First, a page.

triage

(redirected from triage nurse)
Also found in: Thesaurus, Medical, Encyclopedia.

tri·age

 (trē-äzh′, trē′äzh′)
n.
1. A process for sorting injured people into groups based on their need for or likely benefit from immediate medical treatment. Triage is used in hospital emergency rooms, on battlefields, and at disaster sites when limited medical resources must be allocated.
2. A system used to allocate a scarce commodity, such as food, only to those capable of deriving the greatest benefit from it.
3. A process in which things are ranked in terms of importance or priority: "For millions of Americans, each week becomes a stressful triage between work and home that leaves them feeling guilty, exhausted and angry" (Jill Smolowe).
tr.v. tri·aged, tri·ag·ing, tri·ag·es
To sort or allocate by triage: triaged the patients according to their symptoms.

[French, from trier, to sort, from Old French, to pick out; see try.]

triage

(ˈtriːˌɑːʒ; ˌtriːˈɑːʒ; ˈtraɪ-)
n
1. (Medicine) (in a hospital) the principle or practice of sorting emergency patients into categories of priority for treatment
2. (Medicine) the principle or practice of sorting casualties in battle or disaster into categories of priority for treatment
3. (Military) the principle or practice of sorting casualties in battle or disaster into categories of priority for treatment
4. (Government, Politics & Diplomacy) the principle or practice of allocating limited resources, as of food or foreign aid, on a basis of expediency rather than according to moral principles or the needs of the recipients
[C18 (in the sense: sorting (goods) according to quality): from French; see try, -age]

tri•age

(triˈɑʒ)

n., adj., v. -aged, ag•ing. n.
1. the process of sorting victims, as of a battle or disaster, to determine priority of medical treatment, with highest priority usu. given to those having the greatest likelihood of survival.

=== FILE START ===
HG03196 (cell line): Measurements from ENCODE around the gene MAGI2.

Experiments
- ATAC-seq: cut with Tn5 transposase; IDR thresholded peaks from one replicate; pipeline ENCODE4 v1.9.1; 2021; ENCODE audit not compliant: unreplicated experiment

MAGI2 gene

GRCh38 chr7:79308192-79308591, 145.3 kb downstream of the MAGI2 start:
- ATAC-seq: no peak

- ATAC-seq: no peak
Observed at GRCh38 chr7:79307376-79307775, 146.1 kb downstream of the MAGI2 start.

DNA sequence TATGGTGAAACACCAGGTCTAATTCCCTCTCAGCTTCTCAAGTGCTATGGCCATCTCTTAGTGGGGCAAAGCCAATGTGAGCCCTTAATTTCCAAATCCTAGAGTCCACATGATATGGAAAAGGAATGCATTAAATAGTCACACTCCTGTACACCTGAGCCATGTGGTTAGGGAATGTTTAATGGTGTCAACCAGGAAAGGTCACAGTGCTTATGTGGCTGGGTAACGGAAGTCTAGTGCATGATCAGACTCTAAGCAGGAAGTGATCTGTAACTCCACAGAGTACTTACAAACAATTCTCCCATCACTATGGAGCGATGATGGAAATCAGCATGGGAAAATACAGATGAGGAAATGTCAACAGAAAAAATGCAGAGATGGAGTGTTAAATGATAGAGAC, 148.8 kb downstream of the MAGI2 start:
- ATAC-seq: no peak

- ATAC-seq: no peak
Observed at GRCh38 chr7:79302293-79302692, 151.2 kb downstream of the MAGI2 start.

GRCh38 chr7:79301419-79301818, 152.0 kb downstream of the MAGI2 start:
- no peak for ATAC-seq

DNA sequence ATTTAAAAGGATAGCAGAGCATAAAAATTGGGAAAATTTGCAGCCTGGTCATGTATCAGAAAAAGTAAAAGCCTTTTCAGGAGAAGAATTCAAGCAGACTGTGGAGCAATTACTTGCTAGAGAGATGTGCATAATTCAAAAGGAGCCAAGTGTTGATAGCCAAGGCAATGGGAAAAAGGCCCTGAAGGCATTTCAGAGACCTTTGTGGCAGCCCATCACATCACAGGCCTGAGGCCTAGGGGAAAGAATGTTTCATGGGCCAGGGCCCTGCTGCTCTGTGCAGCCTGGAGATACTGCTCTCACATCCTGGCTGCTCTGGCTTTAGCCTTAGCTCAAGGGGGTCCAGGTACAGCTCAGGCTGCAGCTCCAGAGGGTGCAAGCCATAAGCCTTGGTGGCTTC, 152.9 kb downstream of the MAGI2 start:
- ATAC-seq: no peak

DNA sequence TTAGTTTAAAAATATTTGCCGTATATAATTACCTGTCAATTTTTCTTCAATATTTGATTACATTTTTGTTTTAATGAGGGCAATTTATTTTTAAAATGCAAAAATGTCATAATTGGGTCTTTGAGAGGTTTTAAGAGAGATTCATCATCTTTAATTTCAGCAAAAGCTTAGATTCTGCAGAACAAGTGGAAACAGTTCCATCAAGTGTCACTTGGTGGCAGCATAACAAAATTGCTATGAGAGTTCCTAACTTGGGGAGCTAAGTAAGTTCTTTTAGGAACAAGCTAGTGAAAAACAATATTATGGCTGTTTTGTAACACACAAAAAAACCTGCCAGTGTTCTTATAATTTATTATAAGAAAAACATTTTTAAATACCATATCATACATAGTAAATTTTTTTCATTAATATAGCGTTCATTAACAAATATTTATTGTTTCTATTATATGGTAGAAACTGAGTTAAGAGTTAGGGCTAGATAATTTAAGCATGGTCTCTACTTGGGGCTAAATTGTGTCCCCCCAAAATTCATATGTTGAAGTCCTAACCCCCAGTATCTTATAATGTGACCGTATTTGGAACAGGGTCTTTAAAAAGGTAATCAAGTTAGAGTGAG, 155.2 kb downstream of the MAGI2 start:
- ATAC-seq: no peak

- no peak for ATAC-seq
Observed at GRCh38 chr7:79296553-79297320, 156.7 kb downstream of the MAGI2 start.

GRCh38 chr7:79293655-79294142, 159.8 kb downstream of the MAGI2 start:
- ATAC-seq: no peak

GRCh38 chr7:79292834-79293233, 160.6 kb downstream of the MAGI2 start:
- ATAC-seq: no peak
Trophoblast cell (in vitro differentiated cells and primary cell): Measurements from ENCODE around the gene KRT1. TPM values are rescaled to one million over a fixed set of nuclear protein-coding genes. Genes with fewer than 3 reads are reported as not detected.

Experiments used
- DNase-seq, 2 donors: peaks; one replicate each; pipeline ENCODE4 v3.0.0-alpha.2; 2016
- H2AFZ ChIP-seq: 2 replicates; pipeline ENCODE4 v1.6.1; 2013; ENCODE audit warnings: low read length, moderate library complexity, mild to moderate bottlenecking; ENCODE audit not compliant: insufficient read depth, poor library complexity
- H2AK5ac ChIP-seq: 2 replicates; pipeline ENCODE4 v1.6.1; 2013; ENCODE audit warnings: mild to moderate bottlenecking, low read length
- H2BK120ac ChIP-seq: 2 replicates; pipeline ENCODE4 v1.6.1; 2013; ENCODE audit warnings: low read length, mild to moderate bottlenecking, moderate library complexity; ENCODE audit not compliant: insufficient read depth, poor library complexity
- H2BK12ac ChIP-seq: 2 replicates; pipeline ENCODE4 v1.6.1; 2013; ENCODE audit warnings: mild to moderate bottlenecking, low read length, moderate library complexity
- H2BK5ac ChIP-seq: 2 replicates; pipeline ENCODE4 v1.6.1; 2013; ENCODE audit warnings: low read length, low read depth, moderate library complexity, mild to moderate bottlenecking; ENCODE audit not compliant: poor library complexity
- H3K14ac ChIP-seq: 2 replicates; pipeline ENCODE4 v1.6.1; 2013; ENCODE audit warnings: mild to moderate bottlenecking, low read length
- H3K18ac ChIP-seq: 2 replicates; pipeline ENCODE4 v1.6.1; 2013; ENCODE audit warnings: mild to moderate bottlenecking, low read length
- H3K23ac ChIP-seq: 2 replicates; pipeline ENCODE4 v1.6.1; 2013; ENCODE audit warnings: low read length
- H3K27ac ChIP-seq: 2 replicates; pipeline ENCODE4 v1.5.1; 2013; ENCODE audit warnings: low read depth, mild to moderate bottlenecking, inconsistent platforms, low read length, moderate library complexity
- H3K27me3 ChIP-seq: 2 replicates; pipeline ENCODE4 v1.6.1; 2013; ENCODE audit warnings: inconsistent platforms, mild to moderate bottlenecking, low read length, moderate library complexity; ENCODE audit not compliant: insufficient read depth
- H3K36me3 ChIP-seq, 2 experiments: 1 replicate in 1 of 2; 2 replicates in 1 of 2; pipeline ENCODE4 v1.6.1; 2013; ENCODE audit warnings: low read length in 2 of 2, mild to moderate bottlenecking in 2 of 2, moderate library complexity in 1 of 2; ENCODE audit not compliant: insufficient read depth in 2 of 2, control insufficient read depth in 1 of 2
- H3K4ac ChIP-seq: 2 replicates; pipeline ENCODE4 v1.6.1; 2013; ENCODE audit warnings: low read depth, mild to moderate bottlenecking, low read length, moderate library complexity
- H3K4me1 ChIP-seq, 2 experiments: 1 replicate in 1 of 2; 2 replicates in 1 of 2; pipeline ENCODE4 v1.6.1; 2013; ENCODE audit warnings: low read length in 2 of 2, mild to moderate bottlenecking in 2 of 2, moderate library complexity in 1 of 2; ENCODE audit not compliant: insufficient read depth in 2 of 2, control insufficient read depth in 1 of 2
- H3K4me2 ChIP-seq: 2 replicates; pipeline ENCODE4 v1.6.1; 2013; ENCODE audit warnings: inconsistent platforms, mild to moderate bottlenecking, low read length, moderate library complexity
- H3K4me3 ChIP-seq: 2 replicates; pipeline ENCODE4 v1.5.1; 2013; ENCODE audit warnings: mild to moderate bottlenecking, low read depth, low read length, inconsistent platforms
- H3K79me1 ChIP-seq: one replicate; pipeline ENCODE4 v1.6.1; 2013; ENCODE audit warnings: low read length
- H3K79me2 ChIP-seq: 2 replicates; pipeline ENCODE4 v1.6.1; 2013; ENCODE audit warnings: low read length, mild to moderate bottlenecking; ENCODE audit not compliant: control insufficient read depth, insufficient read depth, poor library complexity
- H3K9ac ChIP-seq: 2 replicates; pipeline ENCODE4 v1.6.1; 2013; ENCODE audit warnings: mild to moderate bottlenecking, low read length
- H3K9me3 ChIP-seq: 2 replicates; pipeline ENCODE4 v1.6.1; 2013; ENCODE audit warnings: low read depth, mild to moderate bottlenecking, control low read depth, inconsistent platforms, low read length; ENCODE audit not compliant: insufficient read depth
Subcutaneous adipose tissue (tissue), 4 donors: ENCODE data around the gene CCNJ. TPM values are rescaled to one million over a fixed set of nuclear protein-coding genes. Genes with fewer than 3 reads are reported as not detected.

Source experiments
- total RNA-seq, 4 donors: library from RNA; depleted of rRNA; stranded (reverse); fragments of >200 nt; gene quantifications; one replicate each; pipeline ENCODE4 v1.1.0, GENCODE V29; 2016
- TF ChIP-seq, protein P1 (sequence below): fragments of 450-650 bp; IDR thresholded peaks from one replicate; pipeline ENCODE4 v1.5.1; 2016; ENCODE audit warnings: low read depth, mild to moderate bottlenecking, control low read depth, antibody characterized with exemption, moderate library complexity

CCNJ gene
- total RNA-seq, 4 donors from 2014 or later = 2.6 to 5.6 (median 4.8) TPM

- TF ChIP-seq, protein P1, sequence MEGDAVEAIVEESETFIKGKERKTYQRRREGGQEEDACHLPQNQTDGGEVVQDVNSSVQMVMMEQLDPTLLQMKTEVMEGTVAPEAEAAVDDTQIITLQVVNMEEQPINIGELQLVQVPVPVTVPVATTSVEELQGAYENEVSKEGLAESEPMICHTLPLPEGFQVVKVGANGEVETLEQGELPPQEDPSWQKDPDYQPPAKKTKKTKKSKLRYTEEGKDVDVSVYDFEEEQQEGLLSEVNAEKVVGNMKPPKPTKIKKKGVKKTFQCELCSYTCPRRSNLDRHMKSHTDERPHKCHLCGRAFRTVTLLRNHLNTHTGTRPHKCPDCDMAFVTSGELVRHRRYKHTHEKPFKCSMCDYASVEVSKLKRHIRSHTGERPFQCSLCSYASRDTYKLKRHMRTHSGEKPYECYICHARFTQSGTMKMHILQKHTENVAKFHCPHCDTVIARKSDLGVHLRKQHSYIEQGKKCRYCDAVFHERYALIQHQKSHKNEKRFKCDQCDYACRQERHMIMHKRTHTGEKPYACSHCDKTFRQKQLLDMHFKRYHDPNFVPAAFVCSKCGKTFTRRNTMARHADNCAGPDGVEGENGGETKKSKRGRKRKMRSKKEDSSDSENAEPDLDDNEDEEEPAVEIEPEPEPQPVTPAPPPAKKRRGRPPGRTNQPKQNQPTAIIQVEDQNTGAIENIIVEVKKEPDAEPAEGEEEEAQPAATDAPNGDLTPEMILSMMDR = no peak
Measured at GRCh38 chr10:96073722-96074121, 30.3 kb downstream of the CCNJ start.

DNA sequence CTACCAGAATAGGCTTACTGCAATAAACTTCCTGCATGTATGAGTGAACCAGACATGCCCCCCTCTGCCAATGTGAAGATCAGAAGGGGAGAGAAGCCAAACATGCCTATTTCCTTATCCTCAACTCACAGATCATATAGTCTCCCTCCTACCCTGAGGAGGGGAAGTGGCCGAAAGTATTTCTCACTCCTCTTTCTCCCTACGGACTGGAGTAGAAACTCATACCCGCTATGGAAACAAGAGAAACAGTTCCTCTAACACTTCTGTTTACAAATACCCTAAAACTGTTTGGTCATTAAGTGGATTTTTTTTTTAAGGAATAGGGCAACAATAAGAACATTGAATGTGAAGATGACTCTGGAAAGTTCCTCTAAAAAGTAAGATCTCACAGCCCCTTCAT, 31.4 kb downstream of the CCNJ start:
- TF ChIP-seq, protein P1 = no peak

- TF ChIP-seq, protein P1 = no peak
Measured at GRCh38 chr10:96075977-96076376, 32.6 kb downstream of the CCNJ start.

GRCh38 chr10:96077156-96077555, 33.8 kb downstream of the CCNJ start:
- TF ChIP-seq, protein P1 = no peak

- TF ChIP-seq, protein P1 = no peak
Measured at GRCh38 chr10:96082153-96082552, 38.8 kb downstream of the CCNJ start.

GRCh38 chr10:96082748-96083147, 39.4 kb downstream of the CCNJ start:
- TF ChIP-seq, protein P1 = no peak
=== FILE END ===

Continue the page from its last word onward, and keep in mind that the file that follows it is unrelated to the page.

2. the determination of priorities for action in an emergency.
adj.
3. of, pertaining to, or performing the task of triage: a triage officer.
v.t.
4. to act on or in by triage: to triage a crisis.
[1925–30; < French: sorting]

triage

The evaluation and classification of casualties for purposes of treatment and evacuation. It consists of the immediate sorting of patients according to type and seriousness of injury, and likelihood of survival, and the establishment of priority for treatment and evacuation to assure medical care of the greatest benefit to the largest number.
ThesaurusAntonymsRelated WordsSynonymsLegend:
Noun1.triage - sorting and allocating aid on the basis of need for or likely benefit from medical treatment or foodtriage - sorting and allocating aid on the basis of need for or likely benefit from medical treatment or food
sorting - grouping by class or kind or size
Translations
triagieren

triage

[ˈtriːɑːʒ] n (in hospital)triage m

tri·age

Fr. triage, clasificación y evaluación de víctimas en acontecimientos catastróficos para establecer prioridades según la urgencia del tratamiento y aumentar así el número de sobrevivientes.

triage

n triage m, evaluación f inicial de pacientes de urgencia para establecer prioridades
Mentioned in ?
References in periodicals archive ?
As his call was being transferred to a triage nurse, Tighe was heard to say: "How the f*** did you do that?
But on arrival at London's University College Hospital's paediatric A&E his family claim it was 40 minutes before the youngster was assessed by a triage nurse - despite a 15-minute target.
Dillon is a human dynamo who does everything at full speed, including running, jumping, climbing, banging into walls and falling off sofas with such a crash there is always the possibility of ending up in Accident and Emergency, just in case, until the triage nurse asks us to leave because he's so obviously healthy and naturally disruptive.
The Emergency Nurses' Association (ENA) anticipates that the triage nurse has an experience of at least 6 months in ED, completed training and course programs about triage, and has an emergency certificate (8, 17).
From parking the car in a very busy car park to checking in at reception, saw a Triage nurse, X- Ray, treatment by a doctor, patched up, advice given, I was back home in Abergele within two hours.
Briefly, triage Level 1, 2, and 3 patients are directed to waiting area A, near the triage nurse station, and triage Level 4 and 5 patients are directed to waiting area B.
Since then, she has served as a triage nurse, clinical coordinator and unit manager.
Medics stuck to their diagnosis, leaving Freddie waiting seven hours to be seen by a triage nurse.
With her high temperature and heart rate, a triage nurse at North Tyneside General Hospital quickly spotted she was seriously ill and she was taken straight in to see a doctor, who administered the "Sepsis Six".
When patients arrive in the ED1, the triage nurse has little time to gather detailed information.
Patients were urged to make all their contacts with the triage nurse at the pod level where they received their usual care.
I was seen by a triage nurse within 15 minutes and then waited.